Follow Us:

Mujib’s centenary

The video message was distinctly addressed to the post-liberation generation (1971) and the Awami League… and not to the Bangladesh Nationalist Party, whose support base comprises those who were repatriated from Pakistan, including a few who had helmed the army in liberated Bangladesh.

SNS | New Delhi |

Despite the deferment by the Awami League government of Narendra Modi’s visit to Bangladesh, India’s Prime Minister did utilize the opportunity afforded by Sheikh Mujibur Rahman’s centenary celebrations on 17 March to beef up relations with Dhaka for all the occasional hiccups, the latest being the fury over citizenship which has come to bear on the neighbour on the eastern flank.

The video message was distinctly addressed to the post-liberation generation (1971) and the Awami League… and not to the Bangladesh Nationalist Party, whose support base comprises those who were repatriated from Pakistan, including a few who had helmed the army in liberated Bangladesh.

Mr Modi has reminded the political class generally that Mujib had put in place a “positive and progressive society” after the country attained independence. He has played on the emotion linked to the war of independence to woo the ruling party and the people.

This is still more significant as the Begum Hasina government has tacitly condoned the recent demonstrations in Dhaka against the Indian Prime Minister’s scheduled visit.

In a calibrated swipe at General Yahya Khan’s regime, Mr Modi recalled, “We all know how a dictatorial regime ignored democratic values and carried out injustice on the people. Bangabandhu brought the country out of that destruction and genocide and worked hard to build a positive and progressive society”.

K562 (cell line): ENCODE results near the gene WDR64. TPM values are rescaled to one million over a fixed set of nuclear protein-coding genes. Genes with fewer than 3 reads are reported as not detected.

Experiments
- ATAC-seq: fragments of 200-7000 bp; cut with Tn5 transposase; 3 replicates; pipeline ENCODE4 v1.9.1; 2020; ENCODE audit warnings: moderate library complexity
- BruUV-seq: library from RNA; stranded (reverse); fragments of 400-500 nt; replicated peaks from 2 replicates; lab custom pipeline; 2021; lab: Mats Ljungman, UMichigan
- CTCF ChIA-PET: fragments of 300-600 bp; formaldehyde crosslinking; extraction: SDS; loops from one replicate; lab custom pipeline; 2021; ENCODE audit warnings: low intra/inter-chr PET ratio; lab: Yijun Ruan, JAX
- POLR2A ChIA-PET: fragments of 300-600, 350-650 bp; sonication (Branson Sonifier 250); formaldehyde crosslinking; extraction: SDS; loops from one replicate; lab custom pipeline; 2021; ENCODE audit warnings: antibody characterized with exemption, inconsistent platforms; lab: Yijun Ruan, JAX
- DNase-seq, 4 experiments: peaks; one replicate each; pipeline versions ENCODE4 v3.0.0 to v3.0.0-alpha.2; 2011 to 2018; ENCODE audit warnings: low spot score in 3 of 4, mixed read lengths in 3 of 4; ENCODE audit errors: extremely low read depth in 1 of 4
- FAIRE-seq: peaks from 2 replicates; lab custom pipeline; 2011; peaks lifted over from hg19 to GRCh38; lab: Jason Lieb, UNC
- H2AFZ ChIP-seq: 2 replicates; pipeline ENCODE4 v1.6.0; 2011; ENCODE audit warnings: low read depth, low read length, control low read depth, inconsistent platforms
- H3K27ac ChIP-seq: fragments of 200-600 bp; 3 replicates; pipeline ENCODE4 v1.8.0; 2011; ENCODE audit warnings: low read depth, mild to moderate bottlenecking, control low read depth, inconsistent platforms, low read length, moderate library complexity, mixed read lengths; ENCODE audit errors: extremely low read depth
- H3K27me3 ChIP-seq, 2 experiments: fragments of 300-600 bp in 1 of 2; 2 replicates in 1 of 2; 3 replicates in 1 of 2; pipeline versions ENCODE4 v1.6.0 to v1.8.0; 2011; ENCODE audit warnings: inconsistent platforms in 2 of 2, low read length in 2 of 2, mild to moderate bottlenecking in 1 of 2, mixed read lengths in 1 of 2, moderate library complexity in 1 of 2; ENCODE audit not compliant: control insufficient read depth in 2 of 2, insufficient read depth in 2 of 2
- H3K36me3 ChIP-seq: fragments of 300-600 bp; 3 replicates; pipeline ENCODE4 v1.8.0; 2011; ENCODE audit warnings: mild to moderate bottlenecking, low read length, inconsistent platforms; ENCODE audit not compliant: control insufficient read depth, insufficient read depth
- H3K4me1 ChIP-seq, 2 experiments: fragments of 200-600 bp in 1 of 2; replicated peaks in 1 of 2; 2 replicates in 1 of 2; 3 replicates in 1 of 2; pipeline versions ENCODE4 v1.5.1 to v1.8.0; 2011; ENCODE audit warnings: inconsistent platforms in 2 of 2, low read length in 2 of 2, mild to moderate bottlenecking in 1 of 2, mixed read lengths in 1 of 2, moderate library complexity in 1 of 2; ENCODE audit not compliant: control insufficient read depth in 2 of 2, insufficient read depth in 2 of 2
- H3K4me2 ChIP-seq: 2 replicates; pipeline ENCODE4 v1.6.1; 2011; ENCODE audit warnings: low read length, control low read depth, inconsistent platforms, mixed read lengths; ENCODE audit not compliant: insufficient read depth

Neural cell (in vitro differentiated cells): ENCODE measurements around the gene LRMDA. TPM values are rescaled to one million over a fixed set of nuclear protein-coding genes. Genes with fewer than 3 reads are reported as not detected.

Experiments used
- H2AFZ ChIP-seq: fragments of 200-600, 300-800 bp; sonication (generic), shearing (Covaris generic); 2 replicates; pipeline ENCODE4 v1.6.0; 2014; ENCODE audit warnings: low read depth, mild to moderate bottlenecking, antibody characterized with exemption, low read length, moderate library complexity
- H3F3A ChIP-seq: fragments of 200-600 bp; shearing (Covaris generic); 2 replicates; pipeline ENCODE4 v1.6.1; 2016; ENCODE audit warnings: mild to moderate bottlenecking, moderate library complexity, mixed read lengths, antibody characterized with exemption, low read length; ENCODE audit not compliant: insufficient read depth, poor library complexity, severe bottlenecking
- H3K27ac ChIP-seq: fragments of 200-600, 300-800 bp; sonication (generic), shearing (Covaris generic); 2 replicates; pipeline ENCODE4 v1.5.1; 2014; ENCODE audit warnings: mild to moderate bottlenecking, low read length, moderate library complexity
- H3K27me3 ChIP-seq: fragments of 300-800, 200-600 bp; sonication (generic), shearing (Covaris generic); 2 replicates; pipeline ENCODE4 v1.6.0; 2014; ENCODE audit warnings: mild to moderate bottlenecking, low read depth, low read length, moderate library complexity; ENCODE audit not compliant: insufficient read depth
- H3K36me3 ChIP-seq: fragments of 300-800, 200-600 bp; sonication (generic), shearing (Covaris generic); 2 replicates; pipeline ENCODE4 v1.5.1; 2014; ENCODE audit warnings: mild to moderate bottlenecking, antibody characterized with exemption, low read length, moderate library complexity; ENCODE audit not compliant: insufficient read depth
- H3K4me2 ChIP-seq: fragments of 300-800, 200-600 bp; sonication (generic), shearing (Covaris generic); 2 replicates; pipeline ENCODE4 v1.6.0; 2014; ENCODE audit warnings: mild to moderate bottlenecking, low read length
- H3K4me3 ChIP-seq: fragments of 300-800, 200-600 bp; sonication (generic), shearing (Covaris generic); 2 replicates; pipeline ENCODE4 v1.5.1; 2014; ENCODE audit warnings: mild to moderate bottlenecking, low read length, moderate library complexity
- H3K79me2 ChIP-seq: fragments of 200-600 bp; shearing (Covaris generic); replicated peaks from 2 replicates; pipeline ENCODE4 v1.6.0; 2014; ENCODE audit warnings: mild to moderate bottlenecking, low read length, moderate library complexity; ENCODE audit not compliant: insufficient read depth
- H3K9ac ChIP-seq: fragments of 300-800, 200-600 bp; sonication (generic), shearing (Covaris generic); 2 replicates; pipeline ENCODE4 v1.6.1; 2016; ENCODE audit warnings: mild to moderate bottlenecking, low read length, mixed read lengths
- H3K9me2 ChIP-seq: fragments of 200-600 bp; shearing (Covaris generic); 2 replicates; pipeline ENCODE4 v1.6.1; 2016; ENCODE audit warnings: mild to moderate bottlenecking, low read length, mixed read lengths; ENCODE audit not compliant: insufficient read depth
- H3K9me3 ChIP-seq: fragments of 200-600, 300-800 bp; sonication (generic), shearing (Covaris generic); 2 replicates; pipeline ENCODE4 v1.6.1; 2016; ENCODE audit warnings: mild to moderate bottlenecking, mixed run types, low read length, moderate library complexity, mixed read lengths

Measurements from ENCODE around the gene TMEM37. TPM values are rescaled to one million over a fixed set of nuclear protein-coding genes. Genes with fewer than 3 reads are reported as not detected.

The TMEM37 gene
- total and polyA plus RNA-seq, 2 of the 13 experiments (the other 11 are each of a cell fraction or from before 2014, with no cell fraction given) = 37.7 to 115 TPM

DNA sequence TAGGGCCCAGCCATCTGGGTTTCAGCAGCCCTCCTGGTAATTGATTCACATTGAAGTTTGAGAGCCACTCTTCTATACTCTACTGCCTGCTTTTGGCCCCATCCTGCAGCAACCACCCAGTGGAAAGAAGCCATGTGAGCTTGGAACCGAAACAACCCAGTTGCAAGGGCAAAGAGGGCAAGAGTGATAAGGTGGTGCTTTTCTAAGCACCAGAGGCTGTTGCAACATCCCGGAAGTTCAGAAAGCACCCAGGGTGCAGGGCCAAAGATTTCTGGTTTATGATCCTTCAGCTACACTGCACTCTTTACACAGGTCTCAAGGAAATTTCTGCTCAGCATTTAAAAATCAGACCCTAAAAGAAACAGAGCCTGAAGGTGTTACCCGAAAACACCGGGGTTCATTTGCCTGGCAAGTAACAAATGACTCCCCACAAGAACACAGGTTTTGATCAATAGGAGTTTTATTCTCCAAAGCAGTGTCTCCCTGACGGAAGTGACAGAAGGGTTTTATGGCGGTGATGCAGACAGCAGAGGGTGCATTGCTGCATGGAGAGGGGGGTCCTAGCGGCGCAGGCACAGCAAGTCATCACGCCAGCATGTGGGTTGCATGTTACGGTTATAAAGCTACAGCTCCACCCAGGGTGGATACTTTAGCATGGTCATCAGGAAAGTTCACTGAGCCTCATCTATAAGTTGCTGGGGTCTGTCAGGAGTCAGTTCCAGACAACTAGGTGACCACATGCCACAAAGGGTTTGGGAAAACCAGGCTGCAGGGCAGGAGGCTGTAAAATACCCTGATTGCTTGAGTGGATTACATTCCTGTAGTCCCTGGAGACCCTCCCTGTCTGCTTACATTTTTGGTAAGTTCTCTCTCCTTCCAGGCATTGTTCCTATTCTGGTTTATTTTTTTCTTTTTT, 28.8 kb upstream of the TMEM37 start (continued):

On the face of it, this might appear to be a recital of the events of 1971 (precisely from March to December); the fineprint was a reminder of the cruel irony of the fledgling country’s political history ~ Mujib and the majority of his family members were done to death on 15 August 1975, less than four years after freedom was won from Pakistani oppression.

Clearly, Mr Modi had played to the people’s gallery when he recounted the injustice during the era of East Pakistan and how the intrepid Mujib had spearheaded the people’s upheaval to free the country from the yoke of the military dictators. He richly deserved the epithet of “Father of the Nation” called Bangladesh.

The Prime Minister’s paeans can be contextualized with the compliments that he has paid to Mujib’s daughter, now the Prime Minister ~ “The manner in which Bangladesh is progressing by adopting inclusive and developmentoriented policies, is really praiseworthy”.

Small wonder that his video presentation has been almost universally greeted in Bangladesh as a “perfect tribute” to the Father of the Nation. He underlined the progress that Bangladesh had registered during and after the Mujib era. The optics would have been more profound had Mr Narendra Modi been present at Dhaka’s Suhrawardy Udyan on March 17. Alas that was not to be.